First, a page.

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at first doubted. He therefore prepared his book, which ended the doubt. Neander says: “ His work does not show the novice, who was a catechumen, but a man already mature in his convictions, if he was not orthodox according to the views of the church.” The same historian speaks of the “ free, independent manner in which he seems to have come to Christianity, through the reading of the New Testament, especially the Gospels.”

Arnobius argues very fully the intermediate nature of man. His rhetoric is strong, but he shows a warm heart. He says: “ Souls were formed not far from the yawning jaws of death, yet such that they might become long-lived by the gift and beneficence of the Sovereign Ruler, if they but endeavor and strive to know Him. For the knowledge of Him is, as it were, the leaven of life, preservative against dissolution." (Adv. Gentes, 1. 2, c. 32.) “Wherefore we should not be deceived or deluded with vain hopes, by that which a new class of men, elated with an extravagant opinion of themselves, tell us: that souls are immortal, next in rank of dignity to the Supreme God, derived from him as Creator and Father, divine, wise, inspired with knowledge, and free from stain of gross matter.” (1. 2, cc. 14, 15.) - This we do hold and know; on this one clear and manifest truth do we take our stand, that all the gifts of God are for the benefit and happiness of all; most full of delight, love, joy, and gladness; yielding pleasures incorruptible and ever-during; freely offered to the wishes and earnest efforts of all; and to be excluded from them is destruction and death.” (1. 2, c. 55.)




The present and concluding chapter of my prolongued argument must be somewhat miscellaneous. I must touch briefly the supposed metaphysical proofs of man's immortality; a theological argument, or the doctrine of salvation ; the supposed reformatory design of all punishment; and the questions, What is benevolent to man? and, What is worthy of God?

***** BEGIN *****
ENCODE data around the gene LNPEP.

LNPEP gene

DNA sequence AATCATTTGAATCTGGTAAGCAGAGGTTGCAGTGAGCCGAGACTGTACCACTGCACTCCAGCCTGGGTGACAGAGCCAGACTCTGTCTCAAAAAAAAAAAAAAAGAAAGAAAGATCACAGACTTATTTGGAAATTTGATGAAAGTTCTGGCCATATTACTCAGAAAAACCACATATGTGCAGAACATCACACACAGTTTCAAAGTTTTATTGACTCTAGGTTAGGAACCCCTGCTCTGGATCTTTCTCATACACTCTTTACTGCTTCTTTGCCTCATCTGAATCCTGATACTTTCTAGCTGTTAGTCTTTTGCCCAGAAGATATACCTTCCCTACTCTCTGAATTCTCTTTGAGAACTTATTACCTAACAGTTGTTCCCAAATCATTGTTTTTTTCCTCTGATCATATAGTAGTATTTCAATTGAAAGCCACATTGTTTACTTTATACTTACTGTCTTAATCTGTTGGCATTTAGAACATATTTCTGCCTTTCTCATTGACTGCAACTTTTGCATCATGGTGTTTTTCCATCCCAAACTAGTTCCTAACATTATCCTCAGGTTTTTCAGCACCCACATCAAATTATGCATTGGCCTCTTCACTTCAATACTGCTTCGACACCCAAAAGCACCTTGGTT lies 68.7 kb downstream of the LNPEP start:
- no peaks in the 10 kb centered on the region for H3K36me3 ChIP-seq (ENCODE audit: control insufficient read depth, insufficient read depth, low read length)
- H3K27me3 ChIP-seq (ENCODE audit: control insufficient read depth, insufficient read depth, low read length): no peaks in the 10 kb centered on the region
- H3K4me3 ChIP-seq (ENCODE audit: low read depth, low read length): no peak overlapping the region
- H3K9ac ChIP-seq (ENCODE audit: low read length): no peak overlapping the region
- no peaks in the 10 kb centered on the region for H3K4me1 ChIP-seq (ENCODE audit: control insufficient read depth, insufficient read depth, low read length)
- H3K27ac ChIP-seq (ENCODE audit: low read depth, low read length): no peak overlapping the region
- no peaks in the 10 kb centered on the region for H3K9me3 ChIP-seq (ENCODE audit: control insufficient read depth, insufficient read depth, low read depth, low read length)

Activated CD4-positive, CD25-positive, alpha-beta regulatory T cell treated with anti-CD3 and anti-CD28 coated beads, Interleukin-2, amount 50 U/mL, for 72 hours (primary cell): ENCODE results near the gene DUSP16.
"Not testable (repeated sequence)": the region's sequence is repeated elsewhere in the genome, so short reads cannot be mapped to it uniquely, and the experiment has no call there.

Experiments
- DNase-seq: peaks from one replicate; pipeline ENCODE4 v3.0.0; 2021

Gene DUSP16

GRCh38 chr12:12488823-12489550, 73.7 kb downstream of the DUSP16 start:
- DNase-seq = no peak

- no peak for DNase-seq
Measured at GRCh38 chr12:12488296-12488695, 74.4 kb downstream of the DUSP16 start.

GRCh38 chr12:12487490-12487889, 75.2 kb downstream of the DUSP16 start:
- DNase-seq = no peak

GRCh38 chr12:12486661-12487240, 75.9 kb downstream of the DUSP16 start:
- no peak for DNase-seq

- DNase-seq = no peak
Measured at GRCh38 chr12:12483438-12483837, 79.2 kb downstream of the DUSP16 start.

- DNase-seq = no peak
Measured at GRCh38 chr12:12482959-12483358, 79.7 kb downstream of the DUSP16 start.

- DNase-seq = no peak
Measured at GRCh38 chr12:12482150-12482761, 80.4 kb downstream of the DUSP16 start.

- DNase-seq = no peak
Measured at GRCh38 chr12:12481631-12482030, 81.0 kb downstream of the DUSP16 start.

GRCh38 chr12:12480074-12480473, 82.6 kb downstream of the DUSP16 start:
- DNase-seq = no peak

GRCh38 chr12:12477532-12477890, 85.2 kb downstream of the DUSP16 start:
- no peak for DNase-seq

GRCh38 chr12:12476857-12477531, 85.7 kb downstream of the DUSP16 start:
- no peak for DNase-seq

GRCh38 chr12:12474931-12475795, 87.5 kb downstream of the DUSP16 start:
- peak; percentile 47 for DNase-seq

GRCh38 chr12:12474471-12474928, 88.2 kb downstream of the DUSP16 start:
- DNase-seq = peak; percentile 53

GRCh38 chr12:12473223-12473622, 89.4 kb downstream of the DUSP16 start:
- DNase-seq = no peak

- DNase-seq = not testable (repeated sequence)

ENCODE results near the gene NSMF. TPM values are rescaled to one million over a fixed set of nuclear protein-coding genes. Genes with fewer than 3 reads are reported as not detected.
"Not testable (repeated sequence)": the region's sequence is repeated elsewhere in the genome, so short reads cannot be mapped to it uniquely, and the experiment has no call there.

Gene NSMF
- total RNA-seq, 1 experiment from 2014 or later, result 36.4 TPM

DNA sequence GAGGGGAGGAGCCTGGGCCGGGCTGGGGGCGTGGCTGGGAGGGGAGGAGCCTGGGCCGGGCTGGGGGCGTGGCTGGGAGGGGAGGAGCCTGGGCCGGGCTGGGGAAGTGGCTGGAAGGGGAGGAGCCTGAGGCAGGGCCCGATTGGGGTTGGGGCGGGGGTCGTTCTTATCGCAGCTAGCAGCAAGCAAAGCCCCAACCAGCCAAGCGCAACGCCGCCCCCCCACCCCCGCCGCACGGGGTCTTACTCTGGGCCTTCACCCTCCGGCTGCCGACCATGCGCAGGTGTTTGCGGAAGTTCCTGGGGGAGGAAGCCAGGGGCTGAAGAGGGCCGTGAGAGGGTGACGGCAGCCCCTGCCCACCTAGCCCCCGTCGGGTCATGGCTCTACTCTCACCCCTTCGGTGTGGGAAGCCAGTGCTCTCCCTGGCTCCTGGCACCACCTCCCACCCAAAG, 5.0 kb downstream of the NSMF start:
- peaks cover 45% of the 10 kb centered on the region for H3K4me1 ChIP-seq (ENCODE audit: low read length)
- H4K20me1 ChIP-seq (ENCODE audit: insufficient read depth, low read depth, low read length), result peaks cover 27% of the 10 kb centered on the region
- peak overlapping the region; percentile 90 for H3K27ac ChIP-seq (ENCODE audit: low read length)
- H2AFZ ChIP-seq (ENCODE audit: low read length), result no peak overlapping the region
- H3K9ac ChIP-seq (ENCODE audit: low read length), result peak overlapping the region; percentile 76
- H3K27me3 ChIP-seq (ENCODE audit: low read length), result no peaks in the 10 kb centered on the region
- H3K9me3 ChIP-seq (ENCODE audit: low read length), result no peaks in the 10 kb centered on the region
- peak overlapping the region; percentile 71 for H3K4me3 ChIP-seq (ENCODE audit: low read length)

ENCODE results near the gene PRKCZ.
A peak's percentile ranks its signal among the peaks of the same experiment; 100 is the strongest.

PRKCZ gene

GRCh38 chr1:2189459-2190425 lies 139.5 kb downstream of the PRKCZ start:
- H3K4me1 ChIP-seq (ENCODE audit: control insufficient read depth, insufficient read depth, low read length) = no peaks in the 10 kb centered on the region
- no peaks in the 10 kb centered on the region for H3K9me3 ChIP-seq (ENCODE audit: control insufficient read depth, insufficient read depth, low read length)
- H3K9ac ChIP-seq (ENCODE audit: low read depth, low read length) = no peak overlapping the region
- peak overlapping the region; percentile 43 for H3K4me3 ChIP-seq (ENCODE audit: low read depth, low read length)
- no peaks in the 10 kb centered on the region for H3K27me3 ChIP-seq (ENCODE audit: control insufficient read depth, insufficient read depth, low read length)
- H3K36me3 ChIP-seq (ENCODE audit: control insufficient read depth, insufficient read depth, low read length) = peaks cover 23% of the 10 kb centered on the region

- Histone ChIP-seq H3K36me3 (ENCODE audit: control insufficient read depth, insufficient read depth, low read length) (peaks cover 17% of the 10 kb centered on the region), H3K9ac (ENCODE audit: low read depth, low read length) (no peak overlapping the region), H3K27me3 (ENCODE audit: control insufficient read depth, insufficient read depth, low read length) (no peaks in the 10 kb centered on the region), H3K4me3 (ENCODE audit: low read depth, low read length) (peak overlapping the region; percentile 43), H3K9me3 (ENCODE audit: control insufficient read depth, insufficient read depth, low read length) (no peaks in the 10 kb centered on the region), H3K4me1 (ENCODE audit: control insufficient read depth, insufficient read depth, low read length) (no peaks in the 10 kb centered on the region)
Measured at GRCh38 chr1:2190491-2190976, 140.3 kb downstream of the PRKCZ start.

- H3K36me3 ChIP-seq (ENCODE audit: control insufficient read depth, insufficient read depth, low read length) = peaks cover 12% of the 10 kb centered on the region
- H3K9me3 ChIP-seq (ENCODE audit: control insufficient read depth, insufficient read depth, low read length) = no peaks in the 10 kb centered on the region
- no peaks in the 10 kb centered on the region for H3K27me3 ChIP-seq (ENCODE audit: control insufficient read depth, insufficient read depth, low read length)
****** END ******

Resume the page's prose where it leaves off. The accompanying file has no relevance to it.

§ 1. The Ontological Proof of a Future Life. The metaphysical argument for the soul's immortality is the lineal descendant of the Grecian philosophy, particularly the Platonic; though it is older than Grecian thought, as appears from Cicero's statements and from some of the Hindoo books. It is found most at length and in the most scholastic form in the early Christian literature, in Augustine. In modern times it is considerably broken down under the subtleties wilich the schoolmen have heaped upon it, and generally abandoned as unsatisfactory. Yet there is a very frequent presumption that the Scriptures teach or imply it, and that, therefore, we do well to prop it up, for the benefit of sceptics, by the support of pure reason.

The commonest rational argument is based on the immaterial nature of the soul. It is uncompounded not made up of parts, and so can not fall in pieces. Or, it is a spiritual substance, suffering no change or decay from physical causes and agencies. And, in obscure agreement with the latter view, it is often remarked that moral causes can not change or affect the substance or being of the soul.

I grant the immaterial nature of the soul; for I do not make the mind out of the brain, however dependent it may be, in the present economy, on cerebral action; rather, I regard the brain and all organism as produced by vital forces. And all life, animal and vegetable, as well as spiritual, seems a higher sort of life than the mechanical or chemical properties of atoms, or even the so-called imponderable agents — heat, light, and the electric, magnetic, and galvanic currents. When we have passed these limits, we find ourselves in a world of myriad forms of life, some of which trench very close upon the human, so that the higher examples of brute life compete with the lower examples of human life, and even bear away the palm. For dignity of nature, perhaps Bucephalus was as worthy of a city for a monument, and as worthy of immortality, as a good many men have been. The rational distinction between the human soul and the brute soul is not very well settled yet; and the fact reflects no great credit on our sagacity, or boasted superiority. And in the question of moral capacity, some dogs seem to have as tender a conscience as some men ever had.

I say these things, not to jostle the human race into rank with the brutes, for I am as proud as any one of my humanity, though sometimes very much ashamed of it, but to raise the question whether differences of character may not be even more important than differences of race, in this question of the immortality of souls, whereof the Scriptures say naught. Many good men - Duns Scotus, Ramsay, Dean, Wesley, Clarke, Tennyson, Theodore Parker, Agassiz — have held or allowed the immortality of brutes; and Bishop Butler and Isaac Taylor have remarked that the metaphysical arguments for our immortality are about as good for the immortal life of our four-footed and our footless neighbors. There is something in them besides atomic pieces of matter. And that something else, it seems to me, may be vital, spiritual substance a great deal more manifold in its kind than atoms are, of which we have found about seventy sorts- - gold, silver, copper, nickel, and so on down. There is a common notion that all spiritual substance is homogeneous; whence it is inferred that God and we are